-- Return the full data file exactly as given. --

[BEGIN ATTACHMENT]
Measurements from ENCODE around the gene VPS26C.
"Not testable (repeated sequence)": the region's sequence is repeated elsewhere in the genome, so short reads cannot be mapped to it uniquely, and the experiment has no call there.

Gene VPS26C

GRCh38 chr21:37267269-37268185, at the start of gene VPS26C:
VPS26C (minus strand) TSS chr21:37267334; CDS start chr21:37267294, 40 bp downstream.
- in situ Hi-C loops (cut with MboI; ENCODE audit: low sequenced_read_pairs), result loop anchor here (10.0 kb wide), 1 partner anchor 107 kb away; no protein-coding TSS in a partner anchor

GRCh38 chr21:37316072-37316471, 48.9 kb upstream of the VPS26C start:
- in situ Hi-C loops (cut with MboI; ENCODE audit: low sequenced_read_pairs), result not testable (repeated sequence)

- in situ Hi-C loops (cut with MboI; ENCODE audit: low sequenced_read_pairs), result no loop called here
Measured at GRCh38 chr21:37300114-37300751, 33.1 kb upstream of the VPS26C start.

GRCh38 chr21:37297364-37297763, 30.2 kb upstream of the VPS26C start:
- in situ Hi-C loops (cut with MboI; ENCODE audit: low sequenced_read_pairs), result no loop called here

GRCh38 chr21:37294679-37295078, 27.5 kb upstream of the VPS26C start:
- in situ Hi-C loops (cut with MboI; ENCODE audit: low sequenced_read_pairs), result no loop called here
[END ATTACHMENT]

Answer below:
Measurements from ENCODE around the gene VPS26C.
"Not testable (repeated sequence)": the region's sequence is repeated elsewhere in the genome, so short reads cannot be mapped to it uniquely, and the experiment has no call there.

Gene VPS26C

GRCh38 chr21:37267269-37268185, at the start of gene VPS26C:
VPS26C (minus strand) TSS chr21:37267334; CDS start chr21:37267294, 40 bp downstream.
- in situ Hi-C loops (cut with MboI; ENCODE audit: low sequenced_read_pairs), result loop anchor here (10.0 kb wide), 1 partner anchor 107 kb away; no protein-coding TSS in a partner anchor

GRCh38 chr21:37316072-37316471, 48.9 kb upstream of the VPS26C start:
- in situ Hi-C loops (cut with MboI; ENCODE audit: low sequenced_read_pairs), result not testable (repeated sequence)

- in situ Hi-C loops (cut with MboI; ENCODE audit: low sequenced_read_pairs), result no loop called here
Measured at GRCh38 chr21:37300114-37300751, 33.1 kb upstream of the VPS26C start.

GRCh38 chr21:37297364-37297763, 30.2 kb upstream of the VPS26C start:
- in situ Hi-C loops (cut with MboI; ENCODE audit: low sequenced_read_pairs), result no loop called here

GRCh38 chr21:37294679-37295078, 27.5 kb upstream of the VPS26C start:
- in situ Hi-C loops (cut with MboI; ENCODE audit: low sequenced_read_pairs), result no loop called here